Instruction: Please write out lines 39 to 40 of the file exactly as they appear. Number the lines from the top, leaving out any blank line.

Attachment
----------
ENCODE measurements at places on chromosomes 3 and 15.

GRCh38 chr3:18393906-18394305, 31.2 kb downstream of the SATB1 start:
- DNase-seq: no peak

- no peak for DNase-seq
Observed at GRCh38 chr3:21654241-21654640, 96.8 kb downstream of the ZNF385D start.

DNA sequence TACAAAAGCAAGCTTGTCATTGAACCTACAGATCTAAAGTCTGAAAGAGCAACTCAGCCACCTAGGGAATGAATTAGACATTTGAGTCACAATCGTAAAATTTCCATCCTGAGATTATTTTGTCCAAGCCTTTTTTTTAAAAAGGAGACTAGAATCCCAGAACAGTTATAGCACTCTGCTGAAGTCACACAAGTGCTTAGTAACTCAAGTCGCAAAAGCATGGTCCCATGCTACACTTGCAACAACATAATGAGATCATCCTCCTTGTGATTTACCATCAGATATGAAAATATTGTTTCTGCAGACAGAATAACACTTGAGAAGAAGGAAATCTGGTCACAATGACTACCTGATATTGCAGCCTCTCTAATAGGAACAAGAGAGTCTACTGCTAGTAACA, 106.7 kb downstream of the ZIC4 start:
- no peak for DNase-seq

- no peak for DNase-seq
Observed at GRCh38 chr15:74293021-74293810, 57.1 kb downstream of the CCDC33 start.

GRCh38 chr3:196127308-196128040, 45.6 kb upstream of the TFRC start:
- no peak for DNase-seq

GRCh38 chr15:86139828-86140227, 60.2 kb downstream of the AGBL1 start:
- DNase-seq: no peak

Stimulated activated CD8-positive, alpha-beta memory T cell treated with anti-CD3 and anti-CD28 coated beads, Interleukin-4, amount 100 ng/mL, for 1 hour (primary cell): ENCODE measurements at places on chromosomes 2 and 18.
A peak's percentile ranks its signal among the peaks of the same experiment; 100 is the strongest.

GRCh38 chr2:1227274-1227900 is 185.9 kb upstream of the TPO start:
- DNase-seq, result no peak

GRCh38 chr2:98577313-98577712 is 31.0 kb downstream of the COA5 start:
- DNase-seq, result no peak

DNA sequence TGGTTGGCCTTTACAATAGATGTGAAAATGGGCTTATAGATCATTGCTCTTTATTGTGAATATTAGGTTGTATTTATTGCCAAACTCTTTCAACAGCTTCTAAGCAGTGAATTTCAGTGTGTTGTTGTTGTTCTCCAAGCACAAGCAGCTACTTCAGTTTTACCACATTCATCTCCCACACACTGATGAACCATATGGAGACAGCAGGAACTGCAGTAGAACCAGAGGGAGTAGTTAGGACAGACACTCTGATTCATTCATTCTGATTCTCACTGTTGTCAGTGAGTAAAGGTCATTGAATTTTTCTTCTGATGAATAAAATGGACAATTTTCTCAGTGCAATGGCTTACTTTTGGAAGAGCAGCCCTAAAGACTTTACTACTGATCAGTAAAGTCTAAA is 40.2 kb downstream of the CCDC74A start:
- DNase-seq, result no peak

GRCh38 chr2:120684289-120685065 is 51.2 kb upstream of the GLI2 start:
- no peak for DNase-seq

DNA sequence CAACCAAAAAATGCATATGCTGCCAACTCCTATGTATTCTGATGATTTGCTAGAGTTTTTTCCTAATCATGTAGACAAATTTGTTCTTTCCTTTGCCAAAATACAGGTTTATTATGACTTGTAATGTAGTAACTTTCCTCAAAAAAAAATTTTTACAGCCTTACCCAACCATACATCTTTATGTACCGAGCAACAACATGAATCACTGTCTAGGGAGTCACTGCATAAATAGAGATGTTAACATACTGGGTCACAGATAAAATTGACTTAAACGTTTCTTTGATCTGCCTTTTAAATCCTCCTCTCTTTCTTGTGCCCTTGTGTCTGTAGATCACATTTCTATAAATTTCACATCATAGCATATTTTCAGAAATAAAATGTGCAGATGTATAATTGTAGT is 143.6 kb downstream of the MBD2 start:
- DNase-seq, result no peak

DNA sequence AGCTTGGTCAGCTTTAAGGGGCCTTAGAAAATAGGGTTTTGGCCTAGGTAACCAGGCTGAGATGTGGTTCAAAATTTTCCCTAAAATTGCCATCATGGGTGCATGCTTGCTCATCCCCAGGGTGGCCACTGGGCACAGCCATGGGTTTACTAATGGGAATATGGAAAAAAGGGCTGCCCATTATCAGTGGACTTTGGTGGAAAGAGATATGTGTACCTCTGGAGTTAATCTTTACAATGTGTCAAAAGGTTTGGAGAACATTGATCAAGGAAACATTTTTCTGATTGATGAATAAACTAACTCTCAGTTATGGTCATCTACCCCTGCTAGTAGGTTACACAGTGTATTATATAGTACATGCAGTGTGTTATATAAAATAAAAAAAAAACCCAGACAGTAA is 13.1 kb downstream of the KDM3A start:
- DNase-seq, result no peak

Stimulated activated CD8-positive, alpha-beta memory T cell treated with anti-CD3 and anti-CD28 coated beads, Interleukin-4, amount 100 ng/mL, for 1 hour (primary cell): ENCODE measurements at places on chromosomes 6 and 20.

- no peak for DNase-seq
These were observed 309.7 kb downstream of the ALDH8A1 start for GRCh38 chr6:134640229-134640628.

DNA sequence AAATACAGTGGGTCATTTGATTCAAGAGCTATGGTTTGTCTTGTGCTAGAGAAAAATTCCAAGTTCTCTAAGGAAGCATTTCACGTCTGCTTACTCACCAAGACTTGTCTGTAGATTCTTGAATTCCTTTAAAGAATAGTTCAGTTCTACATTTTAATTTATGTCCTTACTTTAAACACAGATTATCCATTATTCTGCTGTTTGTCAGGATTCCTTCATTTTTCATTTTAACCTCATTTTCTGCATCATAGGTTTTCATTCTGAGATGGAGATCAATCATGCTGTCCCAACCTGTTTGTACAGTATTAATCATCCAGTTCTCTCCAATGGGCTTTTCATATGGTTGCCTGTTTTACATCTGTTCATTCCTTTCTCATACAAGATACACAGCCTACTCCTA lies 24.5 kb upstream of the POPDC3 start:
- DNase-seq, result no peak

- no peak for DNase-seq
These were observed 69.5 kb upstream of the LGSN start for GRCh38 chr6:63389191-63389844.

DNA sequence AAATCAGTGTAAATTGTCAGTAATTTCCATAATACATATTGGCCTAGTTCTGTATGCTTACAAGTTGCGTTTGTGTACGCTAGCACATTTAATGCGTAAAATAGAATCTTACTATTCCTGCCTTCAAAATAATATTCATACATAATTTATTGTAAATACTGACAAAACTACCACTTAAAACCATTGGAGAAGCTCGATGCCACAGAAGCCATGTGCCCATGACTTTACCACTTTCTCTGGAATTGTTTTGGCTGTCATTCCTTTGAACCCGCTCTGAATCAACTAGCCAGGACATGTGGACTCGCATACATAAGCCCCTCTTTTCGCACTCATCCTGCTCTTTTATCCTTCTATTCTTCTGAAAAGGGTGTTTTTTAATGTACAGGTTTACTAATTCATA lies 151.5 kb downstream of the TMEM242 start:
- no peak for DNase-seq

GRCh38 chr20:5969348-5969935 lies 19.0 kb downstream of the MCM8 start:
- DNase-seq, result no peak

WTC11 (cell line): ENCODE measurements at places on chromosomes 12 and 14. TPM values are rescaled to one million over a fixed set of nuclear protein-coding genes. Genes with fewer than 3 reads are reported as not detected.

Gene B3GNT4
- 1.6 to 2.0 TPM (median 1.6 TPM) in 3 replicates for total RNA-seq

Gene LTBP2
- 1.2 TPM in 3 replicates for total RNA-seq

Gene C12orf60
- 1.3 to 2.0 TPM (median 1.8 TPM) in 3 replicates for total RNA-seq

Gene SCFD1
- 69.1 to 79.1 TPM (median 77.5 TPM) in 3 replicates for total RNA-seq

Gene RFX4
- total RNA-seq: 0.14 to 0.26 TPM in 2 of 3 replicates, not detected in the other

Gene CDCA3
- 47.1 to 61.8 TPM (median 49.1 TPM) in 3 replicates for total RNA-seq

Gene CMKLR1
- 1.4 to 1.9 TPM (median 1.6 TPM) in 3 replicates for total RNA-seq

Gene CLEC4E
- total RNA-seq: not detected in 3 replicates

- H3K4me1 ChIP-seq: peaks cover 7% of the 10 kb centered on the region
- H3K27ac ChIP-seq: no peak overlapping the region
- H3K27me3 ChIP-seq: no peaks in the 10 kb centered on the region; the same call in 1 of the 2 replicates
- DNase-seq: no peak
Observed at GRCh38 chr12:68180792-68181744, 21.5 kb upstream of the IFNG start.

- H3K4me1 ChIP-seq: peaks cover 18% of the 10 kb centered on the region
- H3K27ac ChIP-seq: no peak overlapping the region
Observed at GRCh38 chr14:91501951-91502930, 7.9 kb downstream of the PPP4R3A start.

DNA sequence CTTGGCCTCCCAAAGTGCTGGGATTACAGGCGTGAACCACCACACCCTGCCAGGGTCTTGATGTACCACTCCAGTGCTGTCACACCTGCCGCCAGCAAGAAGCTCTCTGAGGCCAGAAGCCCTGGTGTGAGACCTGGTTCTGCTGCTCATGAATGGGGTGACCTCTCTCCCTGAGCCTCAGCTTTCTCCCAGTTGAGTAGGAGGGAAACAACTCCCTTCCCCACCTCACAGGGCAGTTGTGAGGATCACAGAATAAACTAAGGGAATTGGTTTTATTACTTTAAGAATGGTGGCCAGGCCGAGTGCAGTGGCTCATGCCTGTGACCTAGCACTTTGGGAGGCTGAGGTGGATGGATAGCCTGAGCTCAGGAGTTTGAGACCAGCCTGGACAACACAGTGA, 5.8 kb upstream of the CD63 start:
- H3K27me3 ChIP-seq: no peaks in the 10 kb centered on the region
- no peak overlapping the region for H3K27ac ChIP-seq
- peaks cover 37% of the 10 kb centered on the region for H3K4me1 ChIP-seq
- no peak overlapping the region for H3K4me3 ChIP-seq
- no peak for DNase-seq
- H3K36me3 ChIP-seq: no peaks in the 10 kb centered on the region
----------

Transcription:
WTC11 (cell line): ENCODE measurements at places on chromosomes 12 and 14. TPM values are rescaled to one million over a fixed set of nuclear protein-coding genes. Genes with fewer than 3 reads are reported as not detected.

Gene B3GNT4